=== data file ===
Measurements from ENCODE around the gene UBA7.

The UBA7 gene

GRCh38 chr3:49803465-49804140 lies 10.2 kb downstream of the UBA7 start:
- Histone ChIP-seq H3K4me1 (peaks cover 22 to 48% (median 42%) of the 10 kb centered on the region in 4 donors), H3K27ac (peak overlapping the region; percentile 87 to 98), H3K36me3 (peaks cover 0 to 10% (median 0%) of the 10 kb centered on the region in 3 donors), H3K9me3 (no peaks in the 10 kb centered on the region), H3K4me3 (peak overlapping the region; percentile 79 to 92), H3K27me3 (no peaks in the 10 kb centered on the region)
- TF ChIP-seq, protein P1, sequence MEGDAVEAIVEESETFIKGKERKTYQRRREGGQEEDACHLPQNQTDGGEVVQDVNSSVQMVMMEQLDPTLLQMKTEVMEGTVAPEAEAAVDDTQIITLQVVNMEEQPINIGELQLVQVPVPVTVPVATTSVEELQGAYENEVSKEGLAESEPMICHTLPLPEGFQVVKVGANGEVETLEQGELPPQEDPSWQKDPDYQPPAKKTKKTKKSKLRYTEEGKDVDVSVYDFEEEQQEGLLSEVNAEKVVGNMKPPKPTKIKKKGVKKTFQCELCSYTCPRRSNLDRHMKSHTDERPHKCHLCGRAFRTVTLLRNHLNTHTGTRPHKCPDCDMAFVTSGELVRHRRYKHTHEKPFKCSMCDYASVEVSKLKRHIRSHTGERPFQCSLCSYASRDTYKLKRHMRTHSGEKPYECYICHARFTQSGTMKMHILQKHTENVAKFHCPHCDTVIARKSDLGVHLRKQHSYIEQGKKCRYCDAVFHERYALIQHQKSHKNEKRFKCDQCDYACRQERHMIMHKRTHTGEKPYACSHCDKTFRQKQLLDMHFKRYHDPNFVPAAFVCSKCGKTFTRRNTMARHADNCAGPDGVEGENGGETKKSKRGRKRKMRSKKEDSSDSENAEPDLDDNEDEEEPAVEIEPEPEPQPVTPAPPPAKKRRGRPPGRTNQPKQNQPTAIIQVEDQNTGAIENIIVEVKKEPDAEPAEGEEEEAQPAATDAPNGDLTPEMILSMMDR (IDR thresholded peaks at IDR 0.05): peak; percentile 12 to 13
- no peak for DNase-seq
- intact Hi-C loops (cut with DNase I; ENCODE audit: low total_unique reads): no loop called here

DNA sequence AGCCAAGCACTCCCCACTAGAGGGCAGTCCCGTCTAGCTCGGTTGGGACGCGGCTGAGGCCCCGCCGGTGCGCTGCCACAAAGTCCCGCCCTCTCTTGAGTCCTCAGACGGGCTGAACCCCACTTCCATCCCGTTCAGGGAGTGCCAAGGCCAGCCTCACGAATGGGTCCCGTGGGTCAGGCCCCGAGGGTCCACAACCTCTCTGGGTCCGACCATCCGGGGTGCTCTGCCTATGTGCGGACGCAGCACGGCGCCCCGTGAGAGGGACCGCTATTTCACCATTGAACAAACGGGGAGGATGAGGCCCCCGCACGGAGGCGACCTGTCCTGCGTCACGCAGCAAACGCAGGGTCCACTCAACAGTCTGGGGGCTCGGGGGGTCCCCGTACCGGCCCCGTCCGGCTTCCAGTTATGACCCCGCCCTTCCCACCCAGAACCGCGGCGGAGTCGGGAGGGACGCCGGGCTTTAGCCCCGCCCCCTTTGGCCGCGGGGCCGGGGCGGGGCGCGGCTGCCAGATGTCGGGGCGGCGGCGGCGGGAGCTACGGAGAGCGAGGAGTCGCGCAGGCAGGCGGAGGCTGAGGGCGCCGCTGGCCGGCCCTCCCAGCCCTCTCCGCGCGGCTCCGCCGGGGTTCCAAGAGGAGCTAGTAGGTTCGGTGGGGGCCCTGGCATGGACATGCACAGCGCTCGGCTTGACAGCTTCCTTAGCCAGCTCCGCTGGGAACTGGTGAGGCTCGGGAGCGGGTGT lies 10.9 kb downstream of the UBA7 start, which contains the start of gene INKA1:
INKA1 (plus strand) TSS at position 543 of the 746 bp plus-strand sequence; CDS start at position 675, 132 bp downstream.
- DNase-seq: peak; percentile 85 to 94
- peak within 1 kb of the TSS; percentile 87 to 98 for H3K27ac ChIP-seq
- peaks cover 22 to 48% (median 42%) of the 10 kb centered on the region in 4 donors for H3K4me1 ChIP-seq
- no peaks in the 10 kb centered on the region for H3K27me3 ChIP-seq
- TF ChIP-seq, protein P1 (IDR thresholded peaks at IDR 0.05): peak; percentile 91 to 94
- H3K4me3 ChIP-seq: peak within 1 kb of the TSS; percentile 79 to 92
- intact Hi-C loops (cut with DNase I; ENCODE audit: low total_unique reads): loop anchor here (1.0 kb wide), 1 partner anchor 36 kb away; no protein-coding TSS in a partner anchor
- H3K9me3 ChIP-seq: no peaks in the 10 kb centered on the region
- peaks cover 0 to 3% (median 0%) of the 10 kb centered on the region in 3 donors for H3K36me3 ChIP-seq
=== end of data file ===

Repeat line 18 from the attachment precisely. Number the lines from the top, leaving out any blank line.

- peaks cover 0 to 3% (median 0%) of the 10 kb centered on the region in 3 donors for H3K36me3 ChIP-seq